Andromeda Galaxy Triples In Size
Astronomers find the nearest large-galaxy neighbor to the Milky Way occupies more of the universe than previously thought.
Only a mere 2 million or so light years away, the Andromeda galaxy was at one time thought to be part of the Milky Way. Astronomer Edwin Hubble, whose name graces the Space Telescope, proved in 1923 that Andromeda was a separate spiral galaxy.
Now, astronomers measuring stellar motion in Andromeda have found evidence that the galaxy has a greater reach, according to a Space.com report. A team of astronomers studying 5,000 stars in Andromeda found their motion more orderly than what they expected.
That orderly motion, a rotation around the galaxy’s core, proved a surprising discovery, according to scientists sharing the research information at the 206th meeting of the American Astronomical Society.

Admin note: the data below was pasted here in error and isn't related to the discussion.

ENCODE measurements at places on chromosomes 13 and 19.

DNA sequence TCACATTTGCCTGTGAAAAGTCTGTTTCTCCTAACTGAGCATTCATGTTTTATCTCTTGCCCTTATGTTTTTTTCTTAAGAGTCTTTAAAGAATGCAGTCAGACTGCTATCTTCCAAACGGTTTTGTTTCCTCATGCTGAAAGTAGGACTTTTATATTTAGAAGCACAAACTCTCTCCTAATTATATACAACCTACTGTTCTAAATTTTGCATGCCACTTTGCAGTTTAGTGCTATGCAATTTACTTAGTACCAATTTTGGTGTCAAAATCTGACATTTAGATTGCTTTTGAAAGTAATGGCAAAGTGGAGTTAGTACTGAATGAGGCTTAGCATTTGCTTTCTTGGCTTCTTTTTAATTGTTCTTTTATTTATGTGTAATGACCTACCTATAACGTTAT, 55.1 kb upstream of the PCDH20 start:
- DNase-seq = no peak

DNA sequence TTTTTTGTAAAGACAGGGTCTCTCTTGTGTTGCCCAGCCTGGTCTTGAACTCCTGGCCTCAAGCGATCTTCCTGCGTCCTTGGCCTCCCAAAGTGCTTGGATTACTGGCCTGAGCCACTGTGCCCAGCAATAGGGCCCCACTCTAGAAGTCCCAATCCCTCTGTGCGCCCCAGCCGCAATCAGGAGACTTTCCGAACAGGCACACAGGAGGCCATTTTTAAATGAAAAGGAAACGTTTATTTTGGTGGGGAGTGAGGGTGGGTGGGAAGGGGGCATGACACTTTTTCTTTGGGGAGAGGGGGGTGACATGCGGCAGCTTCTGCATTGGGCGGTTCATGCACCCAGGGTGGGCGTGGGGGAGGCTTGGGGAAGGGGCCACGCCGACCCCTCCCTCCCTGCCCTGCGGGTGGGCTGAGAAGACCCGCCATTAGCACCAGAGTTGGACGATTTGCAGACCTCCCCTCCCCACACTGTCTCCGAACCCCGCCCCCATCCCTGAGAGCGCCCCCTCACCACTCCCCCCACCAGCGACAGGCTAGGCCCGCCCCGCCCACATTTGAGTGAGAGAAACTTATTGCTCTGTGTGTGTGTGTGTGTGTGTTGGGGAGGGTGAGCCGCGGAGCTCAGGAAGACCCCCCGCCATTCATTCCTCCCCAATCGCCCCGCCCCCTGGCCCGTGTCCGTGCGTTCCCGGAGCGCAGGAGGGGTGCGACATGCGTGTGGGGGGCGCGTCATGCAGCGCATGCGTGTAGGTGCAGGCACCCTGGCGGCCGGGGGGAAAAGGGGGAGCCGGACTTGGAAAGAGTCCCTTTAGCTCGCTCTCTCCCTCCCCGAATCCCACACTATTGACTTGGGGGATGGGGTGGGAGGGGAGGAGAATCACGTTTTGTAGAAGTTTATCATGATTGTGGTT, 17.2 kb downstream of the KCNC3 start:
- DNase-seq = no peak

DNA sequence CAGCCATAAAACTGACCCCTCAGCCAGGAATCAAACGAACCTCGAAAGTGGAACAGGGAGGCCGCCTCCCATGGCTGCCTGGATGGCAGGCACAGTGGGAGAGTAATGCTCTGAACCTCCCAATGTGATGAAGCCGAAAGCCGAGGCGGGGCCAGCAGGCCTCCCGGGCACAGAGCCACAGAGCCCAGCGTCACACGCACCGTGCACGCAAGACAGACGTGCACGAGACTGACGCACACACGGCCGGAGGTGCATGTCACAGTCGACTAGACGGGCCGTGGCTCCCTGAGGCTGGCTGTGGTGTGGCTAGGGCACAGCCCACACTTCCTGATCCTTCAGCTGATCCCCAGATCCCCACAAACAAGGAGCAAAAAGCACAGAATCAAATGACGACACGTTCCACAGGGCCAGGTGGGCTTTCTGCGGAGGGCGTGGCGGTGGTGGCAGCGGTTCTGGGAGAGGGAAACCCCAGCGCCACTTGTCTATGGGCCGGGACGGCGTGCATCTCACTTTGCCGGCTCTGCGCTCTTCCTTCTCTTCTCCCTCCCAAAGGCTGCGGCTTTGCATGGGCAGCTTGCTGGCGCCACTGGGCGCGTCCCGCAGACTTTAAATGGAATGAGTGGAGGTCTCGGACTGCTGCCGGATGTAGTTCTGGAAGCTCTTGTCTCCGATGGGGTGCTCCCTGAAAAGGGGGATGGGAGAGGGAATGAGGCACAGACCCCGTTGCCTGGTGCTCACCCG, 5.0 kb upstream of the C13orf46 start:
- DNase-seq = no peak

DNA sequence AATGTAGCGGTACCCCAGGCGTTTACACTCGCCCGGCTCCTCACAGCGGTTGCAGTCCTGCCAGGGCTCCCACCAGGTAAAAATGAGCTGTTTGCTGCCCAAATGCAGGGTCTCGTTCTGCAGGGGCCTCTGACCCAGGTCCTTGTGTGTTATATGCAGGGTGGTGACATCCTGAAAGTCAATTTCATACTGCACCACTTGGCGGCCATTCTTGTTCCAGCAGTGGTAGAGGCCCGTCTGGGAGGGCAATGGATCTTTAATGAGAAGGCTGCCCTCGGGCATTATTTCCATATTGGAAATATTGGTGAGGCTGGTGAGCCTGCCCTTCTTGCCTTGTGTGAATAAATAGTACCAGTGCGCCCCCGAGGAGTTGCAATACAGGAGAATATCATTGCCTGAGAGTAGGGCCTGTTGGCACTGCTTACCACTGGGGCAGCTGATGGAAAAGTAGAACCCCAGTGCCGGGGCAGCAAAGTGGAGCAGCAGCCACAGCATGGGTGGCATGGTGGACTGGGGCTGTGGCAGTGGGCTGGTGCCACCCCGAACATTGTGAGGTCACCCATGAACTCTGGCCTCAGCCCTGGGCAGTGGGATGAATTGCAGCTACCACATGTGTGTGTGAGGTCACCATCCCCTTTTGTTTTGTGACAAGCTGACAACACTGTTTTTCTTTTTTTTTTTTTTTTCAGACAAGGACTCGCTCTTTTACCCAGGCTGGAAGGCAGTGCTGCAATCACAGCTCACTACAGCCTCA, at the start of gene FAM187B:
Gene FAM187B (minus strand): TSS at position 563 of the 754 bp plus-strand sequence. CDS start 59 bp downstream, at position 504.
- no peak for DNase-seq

A research project to measure the speeds of stars in the farthest outskirts of Andromeda found they were acting as part of the galaxy’s rotating disk, and not moving along random paths. Further, the outer rotating stars seem to occupy about 20 clumps, an organization not considered to be part of the main galaxy.
To have these clumps present, scientists theorize that Andromeda may have collided with other galaxies, which then merged with Andromeda. If this theory proves correct, the event would have happened around 200 million years in the past.
David Utter is a staff writer for WebProNews covering technology and business. Email him here.